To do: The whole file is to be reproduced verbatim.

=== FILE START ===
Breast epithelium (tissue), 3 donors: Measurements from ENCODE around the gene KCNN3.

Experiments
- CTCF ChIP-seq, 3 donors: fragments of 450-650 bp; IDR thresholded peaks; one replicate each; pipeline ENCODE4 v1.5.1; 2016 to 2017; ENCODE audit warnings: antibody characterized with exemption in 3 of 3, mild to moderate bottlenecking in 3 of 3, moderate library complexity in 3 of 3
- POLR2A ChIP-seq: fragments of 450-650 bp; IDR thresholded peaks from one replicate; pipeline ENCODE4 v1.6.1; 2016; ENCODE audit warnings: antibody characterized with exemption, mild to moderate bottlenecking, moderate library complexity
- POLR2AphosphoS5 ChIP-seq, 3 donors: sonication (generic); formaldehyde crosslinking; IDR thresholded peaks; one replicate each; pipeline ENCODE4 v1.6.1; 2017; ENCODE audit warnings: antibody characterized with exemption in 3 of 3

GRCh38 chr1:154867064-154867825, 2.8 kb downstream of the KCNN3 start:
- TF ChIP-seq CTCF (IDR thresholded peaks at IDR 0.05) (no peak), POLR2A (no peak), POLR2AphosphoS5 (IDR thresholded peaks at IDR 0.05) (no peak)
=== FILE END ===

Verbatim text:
Breast epithelium (tissue), 3 donors: Measurements from ENCODE around the gene KCNN3.

Experiments
- CTCF ChIP-seq, 3 donors: fragments of 450-650 bp; IDR thresholded peaks; one replicate each; pipeline ENCODE4 v1.5.1; 2016 to 2017; ENCODE audit warnings: antibody characterized with exemption in 3 of 3, mild to moderate bottlenecking in 3 of 3, moderate library complexity in 3 of 3
- POLR2A ChIP-seq: fragments of 450-650 bp; IDR thresholded peaks from one replicate; pipeline ENCODE4 v1.6.1; 2016; ENCODE audit warnings: antibody characterized with exemption, mild to moderate bottlenecking, moderate library complexity
- POLR2AphosphoS5 ChIP-seq, 3 donors: sonication (generic); formaldehyde crosslinking; IDR thresholded peaks; one replicate each; pipeline ENCODE4 v1.6.1; 2017; ENCODE audit warnings: antibody characterized with exemption in 3 of 3

GRCh38 chr1:154867064-154867825, 2.8 kb downstream of the KCNN3 start:
- TF ChIP-seq CTCF (IDR thresholded peaks at IDR 0.05) (no peak), POLR2A (no peak), POLR2AphosphoS5 (IDR thresholded peaks at IDR 0.05) (no peak)